Eorl, I see you were responding to this post of mine, when you wrote about your daughter:
We tell students that that can achieve all sorts of things, that anything is possible, if they work hard enough.
The fact is, this isn't true at all.
Not EVERYONE is going to reach the giddy heights of success.
This is so obvious in the real world.
But parents & teachers keep saying these things.
To keep those young people on the ball, to encourage them to not give up, out of concern for their self esteem .....
Students who have actually failed the requirements of year 12, where I live & work, have officially passed.
They've been led to believe that things are just fine when they definitely aren't.
Their unrealistic expectations & the reality are in for a big collision.
What do I tell my child who is clearly way out in front? (the oldskool word was "gifted") Do I tell her she need not work very hard, and can still expect to do well? I understand those driven to success are very often inspired by being told they are doomed to a life of failure.
I think honesty is best with her, or she sees through it. I tell her "smart" is not enough. There are plenty of smart slackers in the world not doing well at all.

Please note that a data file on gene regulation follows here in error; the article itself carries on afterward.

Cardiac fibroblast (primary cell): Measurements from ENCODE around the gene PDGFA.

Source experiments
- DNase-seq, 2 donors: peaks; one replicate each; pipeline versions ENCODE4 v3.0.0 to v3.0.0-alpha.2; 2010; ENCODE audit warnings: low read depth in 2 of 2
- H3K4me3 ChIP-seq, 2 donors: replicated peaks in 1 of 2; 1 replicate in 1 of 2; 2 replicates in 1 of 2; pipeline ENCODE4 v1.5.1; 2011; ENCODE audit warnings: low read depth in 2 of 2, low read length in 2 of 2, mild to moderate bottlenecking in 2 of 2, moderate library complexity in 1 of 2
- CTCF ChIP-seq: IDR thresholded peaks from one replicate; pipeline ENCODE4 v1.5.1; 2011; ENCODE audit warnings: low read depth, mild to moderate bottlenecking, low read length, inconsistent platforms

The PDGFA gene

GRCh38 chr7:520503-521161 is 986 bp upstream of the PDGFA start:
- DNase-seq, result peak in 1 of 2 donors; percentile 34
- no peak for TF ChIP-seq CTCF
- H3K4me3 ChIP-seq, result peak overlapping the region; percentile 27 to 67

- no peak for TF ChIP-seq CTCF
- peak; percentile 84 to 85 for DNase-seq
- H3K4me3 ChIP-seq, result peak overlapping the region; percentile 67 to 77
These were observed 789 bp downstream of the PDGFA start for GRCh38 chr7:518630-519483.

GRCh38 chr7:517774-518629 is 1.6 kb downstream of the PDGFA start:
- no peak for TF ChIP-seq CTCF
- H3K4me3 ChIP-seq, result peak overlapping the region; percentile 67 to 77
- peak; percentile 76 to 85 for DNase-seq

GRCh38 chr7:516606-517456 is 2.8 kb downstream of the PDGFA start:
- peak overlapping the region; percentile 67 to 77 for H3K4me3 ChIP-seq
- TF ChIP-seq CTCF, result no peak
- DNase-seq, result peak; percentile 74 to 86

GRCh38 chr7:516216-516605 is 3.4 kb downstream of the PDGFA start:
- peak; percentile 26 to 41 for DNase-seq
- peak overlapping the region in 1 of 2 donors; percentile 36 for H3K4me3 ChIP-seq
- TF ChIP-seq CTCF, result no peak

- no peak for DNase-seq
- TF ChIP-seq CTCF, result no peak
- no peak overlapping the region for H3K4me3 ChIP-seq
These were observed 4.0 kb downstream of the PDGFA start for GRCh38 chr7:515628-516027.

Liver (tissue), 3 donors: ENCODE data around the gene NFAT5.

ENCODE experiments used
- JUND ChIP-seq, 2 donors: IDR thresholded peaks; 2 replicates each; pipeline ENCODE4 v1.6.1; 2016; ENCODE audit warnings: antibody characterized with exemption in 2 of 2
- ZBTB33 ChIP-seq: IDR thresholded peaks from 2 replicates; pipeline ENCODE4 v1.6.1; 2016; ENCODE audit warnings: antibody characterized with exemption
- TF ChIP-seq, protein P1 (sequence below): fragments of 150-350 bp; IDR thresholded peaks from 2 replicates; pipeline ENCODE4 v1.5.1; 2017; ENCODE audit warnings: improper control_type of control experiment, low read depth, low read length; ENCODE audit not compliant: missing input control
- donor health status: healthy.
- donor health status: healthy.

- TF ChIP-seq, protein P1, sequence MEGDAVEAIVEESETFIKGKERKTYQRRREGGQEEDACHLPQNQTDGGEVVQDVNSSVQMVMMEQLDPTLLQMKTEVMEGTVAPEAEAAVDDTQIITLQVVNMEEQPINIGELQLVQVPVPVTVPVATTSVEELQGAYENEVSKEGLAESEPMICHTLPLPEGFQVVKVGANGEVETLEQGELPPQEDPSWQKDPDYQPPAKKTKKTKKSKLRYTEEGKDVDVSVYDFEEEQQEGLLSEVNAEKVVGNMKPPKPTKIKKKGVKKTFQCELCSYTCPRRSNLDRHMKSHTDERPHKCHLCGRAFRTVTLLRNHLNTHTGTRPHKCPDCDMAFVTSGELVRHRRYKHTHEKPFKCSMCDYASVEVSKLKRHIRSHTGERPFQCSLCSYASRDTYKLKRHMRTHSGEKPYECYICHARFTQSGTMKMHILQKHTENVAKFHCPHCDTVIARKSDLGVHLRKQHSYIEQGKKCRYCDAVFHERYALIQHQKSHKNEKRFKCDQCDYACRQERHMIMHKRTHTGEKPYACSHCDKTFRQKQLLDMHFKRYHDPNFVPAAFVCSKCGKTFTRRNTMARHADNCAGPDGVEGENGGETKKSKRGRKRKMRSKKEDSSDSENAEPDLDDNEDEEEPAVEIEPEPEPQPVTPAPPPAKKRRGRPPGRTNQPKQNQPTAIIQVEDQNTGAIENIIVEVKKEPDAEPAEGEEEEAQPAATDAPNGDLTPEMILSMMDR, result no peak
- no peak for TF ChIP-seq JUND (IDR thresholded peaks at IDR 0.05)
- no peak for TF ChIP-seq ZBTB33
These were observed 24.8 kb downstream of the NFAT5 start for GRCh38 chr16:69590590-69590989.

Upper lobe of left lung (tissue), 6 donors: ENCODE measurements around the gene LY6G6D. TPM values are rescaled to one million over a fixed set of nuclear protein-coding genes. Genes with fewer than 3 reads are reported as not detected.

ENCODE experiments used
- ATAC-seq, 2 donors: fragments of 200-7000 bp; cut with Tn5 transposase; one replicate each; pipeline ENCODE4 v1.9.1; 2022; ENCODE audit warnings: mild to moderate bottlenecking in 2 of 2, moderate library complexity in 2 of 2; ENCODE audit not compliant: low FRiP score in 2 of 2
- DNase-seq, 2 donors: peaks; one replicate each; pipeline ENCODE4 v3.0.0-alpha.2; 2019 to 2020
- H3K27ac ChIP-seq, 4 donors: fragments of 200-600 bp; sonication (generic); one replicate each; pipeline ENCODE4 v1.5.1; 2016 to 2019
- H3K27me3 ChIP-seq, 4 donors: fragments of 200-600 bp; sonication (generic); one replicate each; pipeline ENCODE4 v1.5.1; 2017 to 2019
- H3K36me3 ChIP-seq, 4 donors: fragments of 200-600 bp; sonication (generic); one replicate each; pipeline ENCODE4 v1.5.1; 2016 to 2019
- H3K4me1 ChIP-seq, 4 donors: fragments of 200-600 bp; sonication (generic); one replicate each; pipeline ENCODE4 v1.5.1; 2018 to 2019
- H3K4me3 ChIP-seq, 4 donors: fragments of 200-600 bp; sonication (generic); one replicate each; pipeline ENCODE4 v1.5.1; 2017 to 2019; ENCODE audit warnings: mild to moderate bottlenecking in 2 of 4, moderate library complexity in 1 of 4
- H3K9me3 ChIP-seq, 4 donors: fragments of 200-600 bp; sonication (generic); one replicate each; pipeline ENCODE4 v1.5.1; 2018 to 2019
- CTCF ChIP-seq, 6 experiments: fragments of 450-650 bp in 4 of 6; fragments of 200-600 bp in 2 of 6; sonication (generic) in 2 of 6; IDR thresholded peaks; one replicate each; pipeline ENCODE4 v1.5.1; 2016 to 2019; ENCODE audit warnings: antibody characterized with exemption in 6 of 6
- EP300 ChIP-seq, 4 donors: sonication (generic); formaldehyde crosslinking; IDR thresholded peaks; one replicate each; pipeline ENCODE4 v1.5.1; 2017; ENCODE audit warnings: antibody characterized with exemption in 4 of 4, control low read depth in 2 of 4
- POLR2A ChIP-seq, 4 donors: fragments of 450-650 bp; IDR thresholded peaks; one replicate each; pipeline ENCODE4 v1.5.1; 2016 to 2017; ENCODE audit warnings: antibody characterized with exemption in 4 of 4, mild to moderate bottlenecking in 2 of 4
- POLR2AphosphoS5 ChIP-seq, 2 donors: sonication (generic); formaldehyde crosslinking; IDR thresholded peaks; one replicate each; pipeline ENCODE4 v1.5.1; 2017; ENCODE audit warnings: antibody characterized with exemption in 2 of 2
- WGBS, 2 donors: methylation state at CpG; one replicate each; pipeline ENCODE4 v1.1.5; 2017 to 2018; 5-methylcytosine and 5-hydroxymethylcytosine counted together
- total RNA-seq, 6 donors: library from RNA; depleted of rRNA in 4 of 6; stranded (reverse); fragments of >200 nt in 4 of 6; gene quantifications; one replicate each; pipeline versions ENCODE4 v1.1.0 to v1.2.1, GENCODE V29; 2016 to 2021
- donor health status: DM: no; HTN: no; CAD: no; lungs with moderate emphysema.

But it's hard to motivate a kid who's so far ahead. We tend to go with the positive approach, I just fear the lack of "stick" could eventually let her down.
My opinion is just one opinion, of course.
There is no point in not
acknowledging the reality, not acknowledging her actual abilities.
But where does that leave her?
If she is streets ahead of other students in her age group/year level, what is her
perception of the benefits of her abilities?
Does she see this as a plus or a minus when relating to her own peer group? (You'd be surprised if I told you about the number of students I've come across who have "dumbed down" their real abilities to fit in with their peers. I don't know the age of your daughter, but during adolescence there is strong pressure to fit in, conform, be just like everyone else, at the expense of being considered an "outsider".)
So yes, I agree with your approach to your daughter, but I suspect she might need to be challenged intellectually way beyond
the expectations of her formal education.
So she comes to learn to enjoy
difficult intellectual challenges, which really stretch & challenge her, perhaps for the first time?